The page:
With bold Bacardi deal, a legendary rum emerges from Venezuela
Wars. Runaway inflation. Gangs. Rugby. Rum.
The last 200 years have seen a lot of turmoil in Venezuela, and Ron Santa Teresa has been around for all of it. “The whole history of Venezuela has been quite volatile,” says brand ambassador Jason Browne. “The family is constantly battling outside forces to keep the company going.”
Today, despite being located in one of the world’s most unstable states, Santa Teresa’s owners, the illustrious Vollmer family, are not only continuing to make rum, but putting new energy into it, thanks to a 50/50 venture with Bacardi.
It’s an exciting development for an estate that dates back to 1796, before Venezuela’s 1810-’23 war of independence from Spain. That war claimed the lives of the original plantation owners, leaving only one survivor, a daughter, who married the scion of a wealthy German merchant family. Their son installed the first copper still and started making rum.
Five generations later, the Vollmers continue to produce exceptional rum while grappling with rampant corruption, violence, 700-per-cent inflation and rigid state rules. Now with the Bacardi deal, the family plans to increase exports some 30 per cent by 2020. That’s good news for rum aficionados here in B.C.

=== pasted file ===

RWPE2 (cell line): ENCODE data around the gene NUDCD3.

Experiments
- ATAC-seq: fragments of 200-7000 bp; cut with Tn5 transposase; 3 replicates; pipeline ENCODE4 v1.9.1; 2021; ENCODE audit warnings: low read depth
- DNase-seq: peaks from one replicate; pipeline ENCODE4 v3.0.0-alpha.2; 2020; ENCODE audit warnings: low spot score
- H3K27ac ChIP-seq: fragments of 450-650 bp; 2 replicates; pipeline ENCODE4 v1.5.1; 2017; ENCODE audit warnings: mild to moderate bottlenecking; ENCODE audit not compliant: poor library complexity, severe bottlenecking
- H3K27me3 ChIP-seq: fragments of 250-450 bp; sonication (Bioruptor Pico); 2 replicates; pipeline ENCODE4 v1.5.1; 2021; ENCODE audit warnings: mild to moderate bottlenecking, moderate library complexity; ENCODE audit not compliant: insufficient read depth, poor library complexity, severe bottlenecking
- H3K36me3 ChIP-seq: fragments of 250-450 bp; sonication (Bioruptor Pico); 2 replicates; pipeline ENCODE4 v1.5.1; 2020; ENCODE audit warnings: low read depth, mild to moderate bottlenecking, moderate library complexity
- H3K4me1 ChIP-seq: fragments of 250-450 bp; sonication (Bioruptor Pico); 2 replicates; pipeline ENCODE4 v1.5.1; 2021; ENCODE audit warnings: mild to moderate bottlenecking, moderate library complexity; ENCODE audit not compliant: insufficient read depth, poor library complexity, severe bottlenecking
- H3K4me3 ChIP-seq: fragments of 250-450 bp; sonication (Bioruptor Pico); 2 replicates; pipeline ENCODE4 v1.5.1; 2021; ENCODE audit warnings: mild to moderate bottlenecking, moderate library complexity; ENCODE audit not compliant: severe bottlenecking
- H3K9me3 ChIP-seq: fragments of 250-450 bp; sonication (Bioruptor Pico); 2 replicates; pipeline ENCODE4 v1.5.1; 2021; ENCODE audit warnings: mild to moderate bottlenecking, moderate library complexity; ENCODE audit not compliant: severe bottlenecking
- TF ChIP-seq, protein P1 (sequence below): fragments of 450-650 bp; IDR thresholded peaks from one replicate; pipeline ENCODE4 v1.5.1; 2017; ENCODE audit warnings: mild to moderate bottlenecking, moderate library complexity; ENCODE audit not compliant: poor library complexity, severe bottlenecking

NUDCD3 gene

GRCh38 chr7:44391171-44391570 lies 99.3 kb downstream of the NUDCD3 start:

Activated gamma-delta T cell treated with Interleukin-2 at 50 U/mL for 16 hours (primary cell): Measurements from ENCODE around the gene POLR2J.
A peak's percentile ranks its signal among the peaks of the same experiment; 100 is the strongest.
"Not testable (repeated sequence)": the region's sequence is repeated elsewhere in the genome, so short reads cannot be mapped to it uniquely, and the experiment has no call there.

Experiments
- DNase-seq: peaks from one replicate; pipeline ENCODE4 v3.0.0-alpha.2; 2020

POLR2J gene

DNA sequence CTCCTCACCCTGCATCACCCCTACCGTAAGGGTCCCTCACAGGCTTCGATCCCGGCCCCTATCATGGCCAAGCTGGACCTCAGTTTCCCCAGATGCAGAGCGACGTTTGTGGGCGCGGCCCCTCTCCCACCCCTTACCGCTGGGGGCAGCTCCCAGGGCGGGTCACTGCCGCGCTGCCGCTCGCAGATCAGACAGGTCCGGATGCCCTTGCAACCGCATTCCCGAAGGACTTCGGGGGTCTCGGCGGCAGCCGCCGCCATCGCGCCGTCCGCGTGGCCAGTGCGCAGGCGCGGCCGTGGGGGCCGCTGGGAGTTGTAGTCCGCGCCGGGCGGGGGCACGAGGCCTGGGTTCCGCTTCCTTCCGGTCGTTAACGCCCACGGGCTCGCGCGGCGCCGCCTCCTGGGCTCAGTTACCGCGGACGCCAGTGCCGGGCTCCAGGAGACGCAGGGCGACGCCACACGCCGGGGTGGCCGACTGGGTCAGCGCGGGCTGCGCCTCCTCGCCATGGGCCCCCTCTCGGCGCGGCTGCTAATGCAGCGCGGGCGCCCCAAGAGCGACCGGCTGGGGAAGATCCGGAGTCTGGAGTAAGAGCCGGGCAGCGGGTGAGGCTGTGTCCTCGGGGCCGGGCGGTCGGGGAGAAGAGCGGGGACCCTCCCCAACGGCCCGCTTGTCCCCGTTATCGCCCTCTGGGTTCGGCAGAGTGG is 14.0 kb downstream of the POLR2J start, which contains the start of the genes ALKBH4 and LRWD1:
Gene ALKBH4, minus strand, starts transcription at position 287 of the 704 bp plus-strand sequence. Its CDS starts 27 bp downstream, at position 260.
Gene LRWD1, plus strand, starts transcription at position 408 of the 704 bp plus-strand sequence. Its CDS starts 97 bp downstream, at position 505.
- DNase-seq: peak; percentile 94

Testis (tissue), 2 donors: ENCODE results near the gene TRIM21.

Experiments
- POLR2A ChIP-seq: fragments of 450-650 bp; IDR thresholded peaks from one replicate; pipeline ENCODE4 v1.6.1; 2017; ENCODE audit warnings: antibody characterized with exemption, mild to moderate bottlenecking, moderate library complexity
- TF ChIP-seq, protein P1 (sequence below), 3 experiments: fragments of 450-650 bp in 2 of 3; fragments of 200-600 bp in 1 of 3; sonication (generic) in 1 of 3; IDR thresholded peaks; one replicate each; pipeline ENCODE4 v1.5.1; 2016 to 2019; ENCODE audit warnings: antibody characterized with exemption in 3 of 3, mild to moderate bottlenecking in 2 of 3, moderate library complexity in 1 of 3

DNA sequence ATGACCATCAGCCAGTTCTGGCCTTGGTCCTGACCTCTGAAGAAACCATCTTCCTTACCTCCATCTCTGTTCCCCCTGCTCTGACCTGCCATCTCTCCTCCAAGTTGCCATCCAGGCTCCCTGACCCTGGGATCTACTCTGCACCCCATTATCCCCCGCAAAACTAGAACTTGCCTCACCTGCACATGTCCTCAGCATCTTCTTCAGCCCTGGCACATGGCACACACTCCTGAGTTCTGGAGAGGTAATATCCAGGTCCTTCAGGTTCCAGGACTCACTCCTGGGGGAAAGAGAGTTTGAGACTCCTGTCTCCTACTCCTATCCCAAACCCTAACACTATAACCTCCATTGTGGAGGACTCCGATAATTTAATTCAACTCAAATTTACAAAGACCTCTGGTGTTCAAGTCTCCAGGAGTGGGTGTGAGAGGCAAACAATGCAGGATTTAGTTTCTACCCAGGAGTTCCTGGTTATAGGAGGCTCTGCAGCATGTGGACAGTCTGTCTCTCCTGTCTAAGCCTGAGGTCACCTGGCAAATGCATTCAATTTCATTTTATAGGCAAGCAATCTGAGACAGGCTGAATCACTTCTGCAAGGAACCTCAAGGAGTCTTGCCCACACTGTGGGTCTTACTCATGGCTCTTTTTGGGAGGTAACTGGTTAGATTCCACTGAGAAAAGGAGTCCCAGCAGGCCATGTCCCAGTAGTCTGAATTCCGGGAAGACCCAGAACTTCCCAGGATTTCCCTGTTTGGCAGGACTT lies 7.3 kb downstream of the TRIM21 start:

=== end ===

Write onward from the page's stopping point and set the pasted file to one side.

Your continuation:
Santa Teresa is a rare single-estate rum. The family grows the sugar cane in a fertile mountain valley that Browne describes as “prime climate for making rum.” They use a combination of pot and column stills, which, along with aging in second-use oak barrels, provide the wide range of flavours and textures that contribute to the rum’s rich complexity.
“The other interesting thing is that it is a solera-based system,” Browne says. “It’s a lot like making a sourdough. There’s always rum that’s been in there since the very beginning.”
For now only the Santa Teresa 1796 will be available here in B.C. A blend of four- to 35-year-old rums, it has notes of vanilla, toffee, dried fruit, spice, wood, leather and mellow tobacco. “It’s dry and it’s complex and drinks like a whisky,” Browne says. “It’s delicious. It’s got a very long, smooth and silky finish. It’s definitely a premium rum.”
And don’t think the history of Santa Teresa has been completely written yet.
The Vollmers have fought their country’s instability in myriad ways, with compassion, practicality and…rugby. When gang violence consumed their community, they built a rugby pitch so gang members could work out their rivalries on a muddy field. Today, gang-related crime in the area has almost disappeared.
Now Browne wants to hold a Santa Teresa-sponsored charity rugby match here in Vancouver. “It’s kind of like Aprons for Gloves… an amazing concept for bringing people together for a good cause,” he says.
Ron Santa Teresa 1796 is available at premium liquor stores around the province for a suggested price of $69.99.
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